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J Hum Nutr Diet. 2012 Oct;25(5):477-87. doi: 10.1111/j.1365-277X.2012.01279.x. Epub 2012 Jul 26.

Effects of chronic consumption of fruit and vegetable puree-based drinks on vasodilation, plasma oxidative stability and antioxidant status.

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1
Hugh Sinclair Unit of Human Nutrition, Department of Food and Nutritional Sciences, University of Reading, Whiteknights, Reading, UK.

Abstract

BACKGROUND:

Fruit and vegetable-rich diets are associated with a reduced cardiovascular disease (CVD) risk. This protective effect may be a result of the phytochemicals present within fruits and vegetables (F&V). However, there can be considerable variation in the content of phytochemical composition of whole F&V depending on growing location, cultivar, season and agricultural practices, etc. Therefore, the present study investigated the effects of consuming fruits and vegetables as puree-based drinks (FVPD) daily on vasodilation, phytochemical bioavailability, antioxidant status and other CVD risk factors. FVPD was chosen to provide a standardised source of F&V material that could be delivered from the same batch to all subjects during each treatment arm of the study.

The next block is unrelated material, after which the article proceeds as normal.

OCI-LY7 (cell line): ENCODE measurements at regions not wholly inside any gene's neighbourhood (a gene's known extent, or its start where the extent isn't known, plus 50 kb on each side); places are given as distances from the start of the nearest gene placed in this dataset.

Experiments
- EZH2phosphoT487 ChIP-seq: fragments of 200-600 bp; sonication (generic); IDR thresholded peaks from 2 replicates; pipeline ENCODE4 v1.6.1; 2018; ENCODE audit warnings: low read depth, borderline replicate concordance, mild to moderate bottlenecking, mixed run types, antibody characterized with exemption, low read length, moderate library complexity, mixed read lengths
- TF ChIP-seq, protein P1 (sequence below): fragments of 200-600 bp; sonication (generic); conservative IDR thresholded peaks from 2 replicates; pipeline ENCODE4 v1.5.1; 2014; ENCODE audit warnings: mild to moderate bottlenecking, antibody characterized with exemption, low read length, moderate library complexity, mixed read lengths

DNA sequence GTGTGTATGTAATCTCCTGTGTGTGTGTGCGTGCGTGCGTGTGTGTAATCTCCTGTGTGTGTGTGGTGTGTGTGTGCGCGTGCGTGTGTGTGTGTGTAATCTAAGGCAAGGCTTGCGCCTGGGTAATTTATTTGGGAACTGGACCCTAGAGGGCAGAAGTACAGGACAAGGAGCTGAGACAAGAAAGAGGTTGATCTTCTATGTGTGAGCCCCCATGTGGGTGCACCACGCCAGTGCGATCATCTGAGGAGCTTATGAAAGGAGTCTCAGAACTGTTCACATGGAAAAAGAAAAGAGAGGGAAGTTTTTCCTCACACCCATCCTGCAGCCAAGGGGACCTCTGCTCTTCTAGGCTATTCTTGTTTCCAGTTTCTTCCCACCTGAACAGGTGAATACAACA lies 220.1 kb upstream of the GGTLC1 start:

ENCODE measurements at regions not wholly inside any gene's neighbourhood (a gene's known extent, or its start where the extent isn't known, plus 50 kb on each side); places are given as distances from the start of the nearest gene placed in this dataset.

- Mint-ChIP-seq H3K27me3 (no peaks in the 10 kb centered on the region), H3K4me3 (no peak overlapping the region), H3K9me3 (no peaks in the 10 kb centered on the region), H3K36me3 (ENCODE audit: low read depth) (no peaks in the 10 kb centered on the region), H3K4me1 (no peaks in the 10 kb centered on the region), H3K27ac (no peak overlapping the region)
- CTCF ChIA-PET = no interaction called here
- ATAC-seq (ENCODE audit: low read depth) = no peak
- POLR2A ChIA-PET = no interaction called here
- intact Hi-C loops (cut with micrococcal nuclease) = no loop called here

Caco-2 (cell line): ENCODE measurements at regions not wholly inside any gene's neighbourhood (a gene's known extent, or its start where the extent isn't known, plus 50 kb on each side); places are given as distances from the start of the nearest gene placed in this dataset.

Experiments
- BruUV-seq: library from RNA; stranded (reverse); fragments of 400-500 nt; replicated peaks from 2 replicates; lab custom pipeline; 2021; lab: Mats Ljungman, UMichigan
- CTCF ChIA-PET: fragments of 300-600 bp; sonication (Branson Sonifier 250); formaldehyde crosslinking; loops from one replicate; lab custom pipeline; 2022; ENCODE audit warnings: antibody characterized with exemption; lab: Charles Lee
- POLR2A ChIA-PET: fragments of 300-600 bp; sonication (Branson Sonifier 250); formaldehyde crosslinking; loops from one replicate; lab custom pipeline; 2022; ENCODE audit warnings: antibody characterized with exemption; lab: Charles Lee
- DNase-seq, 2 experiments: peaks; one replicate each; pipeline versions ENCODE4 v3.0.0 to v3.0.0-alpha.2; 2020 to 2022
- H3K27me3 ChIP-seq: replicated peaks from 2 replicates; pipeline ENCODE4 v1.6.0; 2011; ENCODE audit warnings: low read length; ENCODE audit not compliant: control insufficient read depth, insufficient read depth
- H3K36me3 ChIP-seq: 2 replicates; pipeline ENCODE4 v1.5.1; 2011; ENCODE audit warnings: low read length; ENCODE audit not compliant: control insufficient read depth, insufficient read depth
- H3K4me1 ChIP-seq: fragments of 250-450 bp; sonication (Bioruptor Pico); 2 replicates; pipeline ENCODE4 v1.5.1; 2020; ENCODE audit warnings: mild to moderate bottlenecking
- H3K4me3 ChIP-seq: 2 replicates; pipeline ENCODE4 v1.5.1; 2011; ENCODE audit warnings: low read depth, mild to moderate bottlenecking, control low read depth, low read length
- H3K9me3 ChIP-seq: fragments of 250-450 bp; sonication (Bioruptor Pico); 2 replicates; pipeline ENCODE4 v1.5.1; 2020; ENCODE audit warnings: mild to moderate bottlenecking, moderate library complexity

METHODS:

Thirty-nine subjects completed the randomised, controlled, cross-over dietary intervention. Subjects were randomised to consume 200 mL of FVPD (or fruit-flavoured control), daily for 6 weeks with an 8-week washout period between treatments. Dietary intake was measured using two 5-day diet records during each cross-over arm of the study. Blood and urine samples were collected before and after each intervention and vasodilation assessed in 19 subjects using laser Doppler imaging with iontophoresis.

RESULTS:

FVPD significantly increased dietary vitamin C and carotenoids (P < 0.001), and concomitantly increased plasma α- and β-carotene (P < 0.001) with a near-significant increase in endothelium-dependent vasodilation (P = 0.060).

CONCLUSIONS:

Overall, the findings obtained in the present study showed that FVPD were a useful vehicle to increase fruit and vegetable intake, significantly increasing dietary and plasma phytochemical concentrations with a trend towards increased endothelium-dependent vasodilation.

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